The East Coast shellfish community expressed concern, too. Bob Rheault, executive director of the East Coast Shellfish Growers Association, says it’s clear that regulation of his region is likely not far behind. "I am concerned that the FDA had chosen to disregard decades of cooperation between state managers and the FDA,” Rheault says. “FDA openly acknowledges that even this
economically crippling regulation will not eliminate the problem. So one has to ask "What's next?"

On the Gulf Coast, oysters are the economic cornerstone for many small towns, employing thousands of individual oyster fishers and plant workers and suppling a network of oyster bars and restaurants throughout the region. Shutting down for 8 months would be a disaster, says Leo "Chipper" McDermott, mayor of Pass Christian, Mississippi. The oyster industry “is vital to the Gulf Coast area,” he says, adding that a ban “will have a devastating effect” on the coastal economy. “I wish they would come down here and look at the real economic impact,” McDermott says of FDA officials.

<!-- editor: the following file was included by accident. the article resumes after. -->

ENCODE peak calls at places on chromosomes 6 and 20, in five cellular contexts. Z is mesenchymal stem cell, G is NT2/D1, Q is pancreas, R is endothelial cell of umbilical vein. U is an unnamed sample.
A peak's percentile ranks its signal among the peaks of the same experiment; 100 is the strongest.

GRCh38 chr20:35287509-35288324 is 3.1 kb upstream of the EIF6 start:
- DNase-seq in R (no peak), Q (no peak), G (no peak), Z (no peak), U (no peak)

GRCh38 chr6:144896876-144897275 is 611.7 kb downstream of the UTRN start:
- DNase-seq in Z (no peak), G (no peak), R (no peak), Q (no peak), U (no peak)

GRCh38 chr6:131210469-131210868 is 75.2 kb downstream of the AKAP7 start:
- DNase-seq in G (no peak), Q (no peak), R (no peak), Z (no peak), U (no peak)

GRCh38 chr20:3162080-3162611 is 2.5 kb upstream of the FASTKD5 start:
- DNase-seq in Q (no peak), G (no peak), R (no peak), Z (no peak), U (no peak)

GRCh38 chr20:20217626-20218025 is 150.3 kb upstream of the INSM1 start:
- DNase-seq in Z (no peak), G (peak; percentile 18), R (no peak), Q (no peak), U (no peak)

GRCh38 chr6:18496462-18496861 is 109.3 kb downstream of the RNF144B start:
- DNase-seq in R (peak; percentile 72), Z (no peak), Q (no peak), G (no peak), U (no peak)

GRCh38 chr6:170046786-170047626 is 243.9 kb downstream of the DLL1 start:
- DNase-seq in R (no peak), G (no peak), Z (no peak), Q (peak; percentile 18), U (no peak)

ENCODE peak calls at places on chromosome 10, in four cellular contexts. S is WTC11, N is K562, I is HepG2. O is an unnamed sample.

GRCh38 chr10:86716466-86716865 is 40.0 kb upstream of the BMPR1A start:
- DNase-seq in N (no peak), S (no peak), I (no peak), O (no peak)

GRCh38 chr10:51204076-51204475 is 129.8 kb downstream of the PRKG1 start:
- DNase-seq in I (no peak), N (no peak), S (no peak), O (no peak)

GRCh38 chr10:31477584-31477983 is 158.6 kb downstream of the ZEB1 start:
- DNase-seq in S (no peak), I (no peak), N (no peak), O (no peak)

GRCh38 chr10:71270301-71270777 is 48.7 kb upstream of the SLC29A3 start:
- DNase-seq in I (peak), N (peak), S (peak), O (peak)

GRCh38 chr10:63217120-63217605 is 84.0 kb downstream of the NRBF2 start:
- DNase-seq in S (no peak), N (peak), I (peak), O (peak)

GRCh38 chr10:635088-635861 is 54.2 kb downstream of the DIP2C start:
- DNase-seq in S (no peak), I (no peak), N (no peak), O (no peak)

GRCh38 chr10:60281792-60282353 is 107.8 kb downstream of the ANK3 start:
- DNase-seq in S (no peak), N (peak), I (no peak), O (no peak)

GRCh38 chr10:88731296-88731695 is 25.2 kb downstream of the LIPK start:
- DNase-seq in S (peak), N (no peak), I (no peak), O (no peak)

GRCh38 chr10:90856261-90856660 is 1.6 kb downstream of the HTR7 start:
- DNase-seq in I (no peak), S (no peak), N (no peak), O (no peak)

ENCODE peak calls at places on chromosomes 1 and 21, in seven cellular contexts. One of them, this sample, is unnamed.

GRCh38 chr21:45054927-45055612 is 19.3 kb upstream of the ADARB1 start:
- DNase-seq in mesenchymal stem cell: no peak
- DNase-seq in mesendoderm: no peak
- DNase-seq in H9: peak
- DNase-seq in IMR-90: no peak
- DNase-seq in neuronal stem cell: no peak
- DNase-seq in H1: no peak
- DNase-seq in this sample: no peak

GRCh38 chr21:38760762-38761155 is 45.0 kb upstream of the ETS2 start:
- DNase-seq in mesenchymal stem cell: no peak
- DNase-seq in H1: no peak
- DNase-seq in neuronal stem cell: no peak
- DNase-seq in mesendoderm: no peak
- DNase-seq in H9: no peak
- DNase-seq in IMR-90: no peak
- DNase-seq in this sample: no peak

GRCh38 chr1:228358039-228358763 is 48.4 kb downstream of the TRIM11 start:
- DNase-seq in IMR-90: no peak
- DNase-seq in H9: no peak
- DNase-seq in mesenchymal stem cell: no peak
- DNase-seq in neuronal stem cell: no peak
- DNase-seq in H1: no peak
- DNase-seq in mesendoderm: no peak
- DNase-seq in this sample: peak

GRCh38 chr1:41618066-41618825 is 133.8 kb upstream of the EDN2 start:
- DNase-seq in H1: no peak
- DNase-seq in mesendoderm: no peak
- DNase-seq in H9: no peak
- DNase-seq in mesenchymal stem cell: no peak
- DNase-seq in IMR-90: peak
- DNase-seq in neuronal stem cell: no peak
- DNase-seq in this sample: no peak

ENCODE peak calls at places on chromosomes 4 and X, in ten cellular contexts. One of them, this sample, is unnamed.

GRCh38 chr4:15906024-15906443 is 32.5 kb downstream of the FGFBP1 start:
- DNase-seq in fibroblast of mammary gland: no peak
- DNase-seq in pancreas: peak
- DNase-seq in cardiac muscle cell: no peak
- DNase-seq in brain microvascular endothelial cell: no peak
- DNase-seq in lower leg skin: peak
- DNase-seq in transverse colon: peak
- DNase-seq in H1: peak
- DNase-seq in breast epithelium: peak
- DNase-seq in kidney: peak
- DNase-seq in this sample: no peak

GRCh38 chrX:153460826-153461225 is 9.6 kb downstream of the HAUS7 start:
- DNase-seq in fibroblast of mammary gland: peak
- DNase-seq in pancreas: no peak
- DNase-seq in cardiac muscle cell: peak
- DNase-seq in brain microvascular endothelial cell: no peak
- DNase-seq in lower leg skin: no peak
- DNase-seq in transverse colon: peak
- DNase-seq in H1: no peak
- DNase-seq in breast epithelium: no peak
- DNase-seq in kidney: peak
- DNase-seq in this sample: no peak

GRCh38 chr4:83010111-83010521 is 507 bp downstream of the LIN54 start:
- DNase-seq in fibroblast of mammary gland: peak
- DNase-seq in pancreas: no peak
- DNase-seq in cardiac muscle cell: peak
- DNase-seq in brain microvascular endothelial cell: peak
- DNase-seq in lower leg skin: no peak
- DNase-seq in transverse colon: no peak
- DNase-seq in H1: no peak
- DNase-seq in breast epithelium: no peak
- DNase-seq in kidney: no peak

With unemployment already near 10 percent nationally, the proposed ban has many baffled and angry.

“This could be the end of our way of life,” says Tommy Ward of Buddy Ward and Sons Seafood in
Apalachicola, Florida. “It would bankrupt our town,” adds Anita Grove, director of the Apalachicola Bay Chamber of Commerce.

FDA officials say the Gulf oyster ban is necessary to protect public health because a naturally occurring bacteria sickens about 30 people each year. The bacteria, Vibrio vulnificus, can be deadly for people with pre-existing medical conditions, such as liver damage caused by chronic alcohol abuse. But virtually none of the Vibrio vulnificus cases on record have hurt healthy people, and many questioned why the FDA is singling out one small industry when others do so much more harm.

According to the FDA there are an estimated 76 million cases of foodborne illness annually, resulting in 325,000 hospitalizations and 5,000 deaths. But the Vibrio vulnificus bacteria that the oyster ban is supposed to address is responsible for only 1/10 of 1 percent of food-related deaths (about 15 per year are traced to Gulf Coast states) and an even smaller percentage of illness, according to CDC estimates. In other words, 99.9 percent of illnesses occur in other foods, but FDA wants to ban raw oysters. The Vibrio bacteria exist in salt